In 1880, the future King George V of England and his brother Prince Albert Victor (incidently a suspect in the Jack the Ripper case) saw a ghost ship while serving in the Royal Navy aboard HMS Bacchante. It appeared around 4 AM off the coast of Australia, glowing with red light with all sails set. The Princes, along with eleven others, momentarily saw the ship off their port bow at a distance of about 200 yards before it vanished as quickly as it appeared. The next day, the seaman who first sighted it fell to his death in an accident. King George V is the most noteworthy person out of hundreds said to have seen the Flying Dutchman.
The story behind the Flying Dutchman is unfortunately convoluted and colored by the exaggeration of centuries of sailors. The earliest written accounts describe a ship lost with all hands off the Cape of Good Hope. Another story describes a Captain Fokke, who made a deal with the devil to increase the speed of his ship. Then there’s the famous Captain van der Decken, who pushed his ship too hard, cursing at the wind to change direction, promising to push his ship forward until judgement day. It is unknown if all of these accounts describe the same ship, or different ghost ships, but the sightings are always said to herald disaster.
The convoluted story of the Flying Dutchman is just one of many stories about ghost ships. Off the coast of England, near a treacherous area called the Goodwin Sands, a ship wrecked in 1748 appears once every fifty years. Coming from the fog, the ship, called the Lady Luvibund, will appear with full sails set until ultimately making a suicidal turn toward toward land. The story goes that the first mate of the ship, a man named Rivers, snapped during the Captain’s wedding party, killed the helmsman and turned the ship toward land where it was smashed with all hands lost. It was seen in 1798, when it almost ran down another ship, the sounds of the party below decks could still be heard. It was seen again in 1848 when it was mistaken for a ship in distress, and again in 1898. Sadly, the ship has not been seen in recent times.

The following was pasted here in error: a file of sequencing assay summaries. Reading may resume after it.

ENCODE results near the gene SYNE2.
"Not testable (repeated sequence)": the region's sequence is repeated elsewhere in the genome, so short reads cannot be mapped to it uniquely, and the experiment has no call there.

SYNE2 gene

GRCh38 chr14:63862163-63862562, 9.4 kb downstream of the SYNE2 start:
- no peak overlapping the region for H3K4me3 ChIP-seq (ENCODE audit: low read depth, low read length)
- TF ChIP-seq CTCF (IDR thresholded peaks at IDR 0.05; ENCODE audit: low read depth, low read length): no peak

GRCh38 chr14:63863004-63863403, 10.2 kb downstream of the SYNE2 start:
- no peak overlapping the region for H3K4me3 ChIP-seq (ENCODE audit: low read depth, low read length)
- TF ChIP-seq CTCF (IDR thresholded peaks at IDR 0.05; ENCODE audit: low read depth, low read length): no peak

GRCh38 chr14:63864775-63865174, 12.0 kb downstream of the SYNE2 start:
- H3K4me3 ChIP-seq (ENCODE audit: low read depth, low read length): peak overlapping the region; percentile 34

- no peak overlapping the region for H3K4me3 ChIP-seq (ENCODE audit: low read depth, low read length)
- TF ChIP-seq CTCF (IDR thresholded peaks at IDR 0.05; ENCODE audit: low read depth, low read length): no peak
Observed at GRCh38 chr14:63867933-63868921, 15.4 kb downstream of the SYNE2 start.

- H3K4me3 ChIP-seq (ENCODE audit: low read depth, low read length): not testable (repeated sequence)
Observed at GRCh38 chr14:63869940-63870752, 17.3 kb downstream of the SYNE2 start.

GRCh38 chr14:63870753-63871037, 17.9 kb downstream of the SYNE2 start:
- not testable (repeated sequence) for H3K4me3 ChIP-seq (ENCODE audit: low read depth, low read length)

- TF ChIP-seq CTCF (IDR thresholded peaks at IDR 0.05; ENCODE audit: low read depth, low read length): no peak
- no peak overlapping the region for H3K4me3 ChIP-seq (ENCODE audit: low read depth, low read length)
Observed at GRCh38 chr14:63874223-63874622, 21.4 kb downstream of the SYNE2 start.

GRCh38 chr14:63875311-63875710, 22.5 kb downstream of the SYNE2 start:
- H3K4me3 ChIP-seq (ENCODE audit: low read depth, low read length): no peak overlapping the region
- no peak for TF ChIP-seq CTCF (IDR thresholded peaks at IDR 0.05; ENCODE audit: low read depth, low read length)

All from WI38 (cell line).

Another story involves the vessel Palatine, that appears off the coast of New England as a burning ship with a screaming lady standing on the deck. There are several versions of the story, most involving an unrescued crazy woman accidently left on board when the ship was burned. One version states that people on shore had loured the ship into the rocks with lanterns, where they robbed and murdered the crew and passengers before setting the ship alight to cover the evidence, leaving the raving woman onboard to burn.
The Caleuche is a ghost ship sighted off the coast of Chile, and has an even more wildly varying set of attributes than theFlying Dutchman. Some state that the ship is helpful, appearing to ships in distress. Another legend tells of its crew, who drowned when the ship sank, still trying to provide for their families from the grave. Yet another tale weaves a picture of a ship full of shapeshifting ghosts who can appear as men, or fish, or birds. And finally, another states that anyone who unwittingly harms the ship will sail for eternity as a slave working in the galley.
Some ghost ships aren’t ghosts at all. They are abandoned vessels that ply the waters without a crew, sometimes for decades. The Baychimo was a cargo steamer that became trapped in the arctic pack ice in 1931 carrying a load of furs. The crew was forced to abandon the ship, but it broke free several days later and the crew returned, only to get it stuck again in the ice. Left with a skeleton crew that took shelter on land until the ship could melt free, they awoke one morning to see that the ship was gone. Assuming that it had sunk, the crew prepared to go home until the ship was sighted adrift in open water some miles away. They retrieved the valuable cargo and assumed the Baychimo was too damaged to save. Apparently it wasn’t, since the ship would be sighted floating around the area for the next 38 years. The last sighting was in 1969, but some speculate that the ship may be locked in the ice again, waiting to break free and be seen again.
The oddest story of a ship without a crew, at least a live one, is the tale of the Ourang Medan. A very difficult to substantiate account, if true it could overtake all other cases as the strangest story to have come from the seas. In 1948, distress calls were recieved by several ships identified as coming from the Ourang Medan, a Dutch freighter. The transmissions told of most of the crew being dead, then a series of garbled messages, followed simply by the words “I die”. The ship was located drifting off the coast of Indonesia, and a boarding party found the crew laying on the deck facing the sky with horrified looks frozen on their faces, some with their arms in a position of pointing at some unknown horror. Even the ship’s dog was seen to be bearing its teeth in death, as if ready to attack. Shortly after, the ship caught fire, the boarding party escaped and the vessel exploded and sank.
The sea is full of mystery, so the next time you opt for a vacation cruise, if you’re lucky – or unlucky as the case may be – you might just see a ghost ship.